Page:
Commentary by: Andy Marquis ~ [email protected]
Copper Hill, VA(January 1, 2013) – Well, it’s official. Old Dominion Speedway has closed down and there will be no racing in 2013. They are working on going through the planning process to build a new track in Thornburg, VA, but until then there is a void to fill for fans and racers of Old Dominion Speedway. Shenandoah Speedway, you’re on deck.
Shenandoah Speedway’s a relatively new track that’s never really had the chance to stand out. The track is not NASCAR sanctioned and they struggle with car counts, in part, because of it. Now, with Old Dominion closed, drivers in the region may look to Shenandoah Speedway for racing. However, Shenandoah Speedway must make moves to attract drivers and fans.
Shenandoah Speedway can’t just expect drivers to come. Going NASCAR sanctioning will help, if they actually do so, but it’s not the only solution to drawing fans and car counts. Shenandoah needs to do a much better job getting word out about their races and their track. Not everyone is automatically going to go there. Some Old Dominion drivers may go to South Boston or Langley. Some Old Dominion support class drivers may go to Potomac Speedway or Winchester Speedway.
One very simple step Shenandoah Speedway can take towards attracting fans and racers is establishing a better online presence. When I looked at the track’s website, I figured that they just posted press releases to their Facebook page and only updated the site with results or something. So, I got on Facebook and searched for their page to “like” it and, to my amazement, they don’t have one. No Facebook page, no Twitter handle, nothing. All they have a basic website in the 21st century, where many Americans get most of their news and information on social media.
Needless to say, I’m dumbfounded by this. I’ve never heard of any sports/entertainment complex that didn’t have a Facebook page or Twitter account promoting events. This doesn’t cost a cent for track promoters. Hell, just ask a college student to write press releases once a week and post on Facebook and Twitter in exchange for free admission to the track. That’s how a lot of people get their start.
In order for fans and racers to travel to Shenandoah Speedway, they have to know the track exists. Close to the Shenandoah Caverns and Lurray Caverns, it’s in a rock solid tourist destination for locals and for families. And there’s nothing better to do on a Saturday night than go to a race. There is huge potential here, if the promoter at Shenandoah Speedway puts effort in to promoting the track.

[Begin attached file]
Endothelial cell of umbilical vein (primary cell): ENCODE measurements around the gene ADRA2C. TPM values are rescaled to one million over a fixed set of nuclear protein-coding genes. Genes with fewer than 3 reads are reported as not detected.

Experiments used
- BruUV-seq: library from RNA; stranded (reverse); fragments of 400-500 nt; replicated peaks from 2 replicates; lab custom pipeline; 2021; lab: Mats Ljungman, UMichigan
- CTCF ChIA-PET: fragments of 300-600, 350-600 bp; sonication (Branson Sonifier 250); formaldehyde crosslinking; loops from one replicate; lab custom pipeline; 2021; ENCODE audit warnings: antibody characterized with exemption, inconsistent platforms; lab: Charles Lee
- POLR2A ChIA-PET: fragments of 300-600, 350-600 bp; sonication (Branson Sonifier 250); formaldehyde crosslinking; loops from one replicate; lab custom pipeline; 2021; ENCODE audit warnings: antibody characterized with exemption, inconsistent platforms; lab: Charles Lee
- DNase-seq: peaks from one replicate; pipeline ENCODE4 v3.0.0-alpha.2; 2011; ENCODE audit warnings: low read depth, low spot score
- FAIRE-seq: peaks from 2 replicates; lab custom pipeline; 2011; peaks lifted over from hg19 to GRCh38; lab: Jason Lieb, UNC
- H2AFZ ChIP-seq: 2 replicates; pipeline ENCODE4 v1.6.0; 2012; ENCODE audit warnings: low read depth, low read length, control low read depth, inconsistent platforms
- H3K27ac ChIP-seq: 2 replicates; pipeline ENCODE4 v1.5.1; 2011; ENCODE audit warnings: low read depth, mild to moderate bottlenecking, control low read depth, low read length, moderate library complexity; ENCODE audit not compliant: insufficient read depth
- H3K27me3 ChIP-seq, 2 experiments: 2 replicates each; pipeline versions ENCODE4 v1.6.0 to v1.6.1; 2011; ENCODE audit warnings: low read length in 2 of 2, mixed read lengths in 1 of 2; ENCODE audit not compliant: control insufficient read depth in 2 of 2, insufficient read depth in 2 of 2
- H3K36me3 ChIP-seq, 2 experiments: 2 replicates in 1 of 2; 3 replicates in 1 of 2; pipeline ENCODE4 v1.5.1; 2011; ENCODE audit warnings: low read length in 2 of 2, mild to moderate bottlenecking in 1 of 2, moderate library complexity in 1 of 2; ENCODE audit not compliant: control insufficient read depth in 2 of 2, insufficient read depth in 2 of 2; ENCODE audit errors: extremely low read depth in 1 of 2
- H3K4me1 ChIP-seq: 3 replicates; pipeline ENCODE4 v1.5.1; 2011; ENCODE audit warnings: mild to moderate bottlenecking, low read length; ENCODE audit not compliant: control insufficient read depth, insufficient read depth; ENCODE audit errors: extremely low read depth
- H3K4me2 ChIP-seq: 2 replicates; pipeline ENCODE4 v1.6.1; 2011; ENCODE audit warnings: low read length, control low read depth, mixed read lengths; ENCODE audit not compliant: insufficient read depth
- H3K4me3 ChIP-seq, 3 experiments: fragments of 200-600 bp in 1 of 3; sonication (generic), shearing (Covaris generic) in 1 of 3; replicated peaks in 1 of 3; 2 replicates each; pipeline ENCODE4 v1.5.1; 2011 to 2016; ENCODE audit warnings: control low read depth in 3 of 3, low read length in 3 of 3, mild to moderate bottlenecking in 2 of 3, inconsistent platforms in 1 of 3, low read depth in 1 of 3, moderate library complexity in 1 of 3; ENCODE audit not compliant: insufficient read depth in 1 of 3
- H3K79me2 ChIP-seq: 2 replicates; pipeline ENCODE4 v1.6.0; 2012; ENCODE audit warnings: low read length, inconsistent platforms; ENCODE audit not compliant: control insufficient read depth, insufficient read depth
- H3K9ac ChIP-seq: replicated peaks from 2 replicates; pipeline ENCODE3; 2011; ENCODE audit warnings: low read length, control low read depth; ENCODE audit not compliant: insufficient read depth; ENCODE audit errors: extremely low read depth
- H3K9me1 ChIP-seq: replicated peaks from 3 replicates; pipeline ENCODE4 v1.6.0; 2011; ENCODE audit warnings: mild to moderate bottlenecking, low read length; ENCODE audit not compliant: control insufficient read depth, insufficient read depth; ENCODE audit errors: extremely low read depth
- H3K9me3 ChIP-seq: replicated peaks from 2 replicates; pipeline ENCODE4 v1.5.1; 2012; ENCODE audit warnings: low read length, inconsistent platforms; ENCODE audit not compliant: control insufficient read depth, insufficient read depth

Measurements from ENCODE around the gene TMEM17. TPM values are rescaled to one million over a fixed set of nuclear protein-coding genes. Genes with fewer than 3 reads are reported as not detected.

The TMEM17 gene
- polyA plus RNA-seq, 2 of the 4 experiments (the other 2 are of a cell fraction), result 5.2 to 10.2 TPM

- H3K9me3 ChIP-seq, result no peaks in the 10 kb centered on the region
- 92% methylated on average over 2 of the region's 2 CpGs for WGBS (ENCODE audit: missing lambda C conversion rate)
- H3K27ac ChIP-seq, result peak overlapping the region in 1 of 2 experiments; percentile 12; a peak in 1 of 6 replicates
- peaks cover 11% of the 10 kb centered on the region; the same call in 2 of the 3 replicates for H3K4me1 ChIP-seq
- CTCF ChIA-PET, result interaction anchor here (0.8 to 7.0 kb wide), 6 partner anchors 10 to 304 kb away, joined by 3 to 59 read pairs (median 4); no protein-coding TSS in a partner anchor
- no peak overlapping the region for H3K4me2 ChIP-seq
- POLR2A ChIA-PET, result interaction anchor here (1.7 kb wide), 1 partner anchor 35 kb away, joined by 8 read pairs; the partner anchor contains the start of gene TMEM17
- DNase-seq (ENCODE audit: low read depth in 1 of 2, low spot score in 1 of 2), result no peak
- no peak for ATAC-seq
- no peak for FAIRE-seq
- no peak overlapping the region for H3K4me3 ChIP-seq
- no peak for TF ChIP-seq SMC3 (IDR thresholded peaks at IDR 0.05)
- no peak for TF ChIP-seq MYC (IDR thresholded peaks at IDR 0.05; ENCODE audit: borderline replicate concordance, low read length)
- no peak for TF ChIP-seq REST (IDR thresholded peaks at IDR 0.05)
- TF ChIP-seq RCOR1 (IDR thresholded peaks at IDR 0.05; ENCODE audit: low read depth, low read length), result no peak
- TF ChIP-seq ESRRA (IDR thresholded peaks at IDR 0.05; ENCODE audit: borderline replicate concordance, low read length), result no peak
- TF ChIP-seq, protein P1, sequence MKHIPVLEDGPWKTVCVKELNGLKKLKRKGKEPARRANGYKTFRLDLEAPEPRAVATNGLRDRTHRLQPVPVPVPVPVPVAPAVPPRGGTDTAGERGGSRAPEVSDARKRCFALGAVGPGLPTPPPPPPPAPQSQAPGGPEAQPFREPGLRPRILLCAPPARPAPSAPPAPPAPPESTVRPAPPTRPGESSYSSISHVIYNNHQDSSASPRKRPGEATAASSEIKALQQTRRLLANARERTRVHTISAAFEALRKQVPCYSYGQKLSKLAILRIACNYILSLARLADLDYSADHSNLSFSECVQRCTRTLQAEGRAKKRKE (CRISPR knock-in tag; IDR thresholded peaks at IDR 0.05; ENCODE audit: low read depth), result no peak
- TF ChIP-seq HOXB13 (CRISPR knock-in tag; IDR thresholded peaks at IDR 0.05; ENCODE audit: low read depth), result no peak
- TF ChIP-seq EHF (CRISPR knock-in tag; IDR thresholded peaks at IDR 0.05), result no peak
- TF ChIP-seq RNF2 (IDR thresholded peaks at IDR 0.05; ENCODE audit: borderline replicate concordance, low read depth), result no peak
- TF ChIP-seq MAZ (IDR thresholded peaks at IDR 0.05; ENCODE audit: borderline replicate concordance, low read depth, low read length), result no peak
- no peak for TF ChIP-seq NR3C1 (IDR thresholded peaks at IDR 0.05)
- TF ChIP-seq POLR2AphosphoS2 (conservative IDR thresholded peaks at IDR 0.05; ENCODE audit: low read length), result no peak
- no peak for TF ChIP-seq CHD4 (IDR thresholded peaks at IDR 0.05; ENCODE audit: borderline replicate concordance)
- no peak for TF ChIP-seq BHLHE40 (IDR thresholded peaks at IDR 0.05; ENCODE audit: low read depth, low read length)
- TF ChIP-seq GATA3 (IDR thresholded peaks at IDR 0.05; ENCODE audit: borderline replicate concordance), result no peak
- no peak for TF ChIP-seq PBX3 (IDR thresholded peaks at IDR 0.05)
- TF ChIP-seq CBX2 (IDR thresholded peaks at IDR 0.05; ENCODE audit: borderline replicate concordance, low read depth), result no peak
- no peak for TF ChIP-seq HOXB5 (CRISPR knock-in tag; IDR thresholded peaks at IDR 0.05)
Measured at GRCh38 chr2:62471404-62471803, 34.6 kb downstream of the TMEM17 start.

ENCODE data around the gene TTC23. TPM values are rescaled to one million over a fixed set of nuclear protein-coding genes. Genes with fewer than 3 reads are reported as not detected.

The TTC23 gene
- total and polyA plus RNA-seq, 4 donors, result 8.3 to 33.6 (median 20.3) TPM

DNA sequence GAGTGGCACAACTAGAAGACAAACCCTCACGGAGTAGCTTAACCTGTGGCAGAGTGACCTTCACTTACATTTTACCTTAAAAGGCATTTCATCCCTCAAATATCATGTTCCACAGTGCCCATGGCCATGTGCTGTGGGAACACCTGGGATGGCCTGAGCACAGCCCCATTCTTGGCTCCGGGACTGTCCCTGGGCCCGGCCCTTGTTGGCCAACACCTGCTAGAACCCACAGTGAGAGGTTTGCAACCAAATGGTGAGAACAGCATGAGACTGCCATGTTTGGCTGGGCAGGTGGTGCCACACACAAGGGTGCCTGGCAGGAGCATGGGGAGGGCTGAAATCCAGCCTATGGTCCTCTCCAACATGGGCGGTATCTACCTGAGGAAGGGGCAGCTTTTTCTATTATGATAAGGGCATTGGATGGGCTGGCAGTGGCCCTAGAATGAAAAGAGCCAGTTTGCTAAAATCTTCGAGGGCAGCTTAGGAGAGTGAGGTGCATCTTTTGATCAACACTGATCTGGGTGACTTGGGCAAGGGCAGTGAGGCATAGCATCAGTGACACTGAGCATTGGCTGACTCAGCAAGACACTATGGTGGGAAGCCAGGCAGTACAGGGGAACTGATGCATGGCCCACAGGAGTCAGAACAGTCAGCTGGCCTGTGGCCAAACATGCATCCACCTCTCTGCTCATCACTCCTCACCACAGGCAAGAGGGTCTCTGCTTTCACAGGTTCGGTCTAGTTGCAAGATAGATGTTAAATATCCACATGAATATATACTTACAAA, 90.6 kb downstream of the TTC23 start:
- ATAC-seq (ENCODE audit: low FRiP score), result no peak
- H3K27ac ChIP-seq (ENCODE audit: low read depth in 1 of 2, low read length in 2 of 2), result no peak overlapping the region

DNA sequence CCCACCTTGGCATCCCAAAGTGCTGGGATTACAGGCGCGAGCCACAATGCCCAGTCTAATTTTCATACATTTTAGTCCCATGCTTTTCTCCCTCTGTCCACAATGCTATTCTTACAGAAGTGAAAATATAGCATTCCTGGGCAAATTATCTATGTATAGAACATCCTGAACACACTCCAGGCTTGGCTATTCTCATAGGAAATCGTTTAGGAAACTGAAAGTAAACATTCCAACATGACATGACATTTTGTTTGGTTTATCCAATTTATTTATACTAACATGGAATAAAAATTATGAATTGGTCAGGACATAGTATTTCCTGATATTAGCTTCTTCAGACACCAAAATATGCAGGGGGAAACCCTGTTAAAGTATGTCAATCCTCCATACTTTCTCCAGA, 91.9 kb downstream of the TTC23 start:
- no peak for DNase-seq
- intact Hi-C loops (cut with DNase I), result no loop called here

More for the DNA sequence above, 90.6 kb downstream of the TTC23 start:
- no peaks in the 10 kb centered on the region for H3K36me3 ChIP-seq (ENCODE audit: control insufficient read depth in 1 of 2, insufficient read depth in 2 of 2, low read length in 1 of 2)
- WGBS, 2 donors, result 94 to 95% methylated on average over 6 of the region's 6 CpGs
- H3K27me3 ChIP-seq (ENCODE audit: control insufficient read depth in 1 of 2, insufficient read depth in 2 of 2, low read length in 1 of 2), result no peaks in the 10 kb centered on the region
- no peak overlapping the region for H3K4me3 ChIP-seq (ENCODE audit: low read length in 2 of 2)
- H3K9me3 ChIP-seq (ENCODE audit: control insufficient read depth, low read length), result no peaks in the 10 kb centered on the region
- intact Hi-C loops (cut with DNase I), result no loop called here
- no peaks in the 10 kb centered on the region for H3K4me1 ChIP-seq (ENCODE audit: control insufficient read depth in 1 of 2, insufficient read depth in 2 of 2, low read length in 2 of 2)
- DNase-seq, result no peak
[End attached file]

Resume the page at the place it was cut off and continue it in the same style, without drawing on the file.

Shenandoah Speedway is already seeing some benefits to the closure of Old Dominion Speedway. The Virginia Sprint Series, which frequented the Manassas short track, will make six stops at the track located in the Shenandoah Valley. Previously, the Virginia Sprint Series has only raced twice at Shenandoah. This tells me they are making moves to attract Old Dominion’s drivers and their extremely loyal fan base.
The 2013 schedule includes 12 dates for late models, and I’m desperately hoping some of these dates are split up in to twin races, as well as the inclusion of most of the divisions that previously competed at Old Dominion. With that, I’m hoping we’ll see maybe a few more dates and the announcement of one or two big races. Maybe they can convince the Youth for Tomorrow foundation to run their annual 150 lap race at Shenandoah.
No doubt, everyone’s going to be watching the political process play out with Dominion Raceway. That track’s still a year away from opening, and Shenandoah should be the prime destination for racers and fans in the DC region in 2013. Furthermore, if the opponents of the Dominion Raceway project win, and that possibility must be entertained no matter how unlikely it is, Shenandoah will be the only track for some to visit.
I’d be surprised if this track isn’t NASCAR sanctioned this year. I’m sure it will be, and I’m looking forward to getting out there and seeing what I hope will be a solid car count. However, NASCAR sanctioning alone isn’t the only thing that will attract fans and drivers. Everyone’s watching Shenandoah now. They have a year in the spotlight to show off a beautiful facility that puts on a good race without having to be in Old Dominion Speedway’s shadow. It’s a golden opportunity.
Shenandoah Speedway, you’re at bat with the bases loaded. Don’t strike out!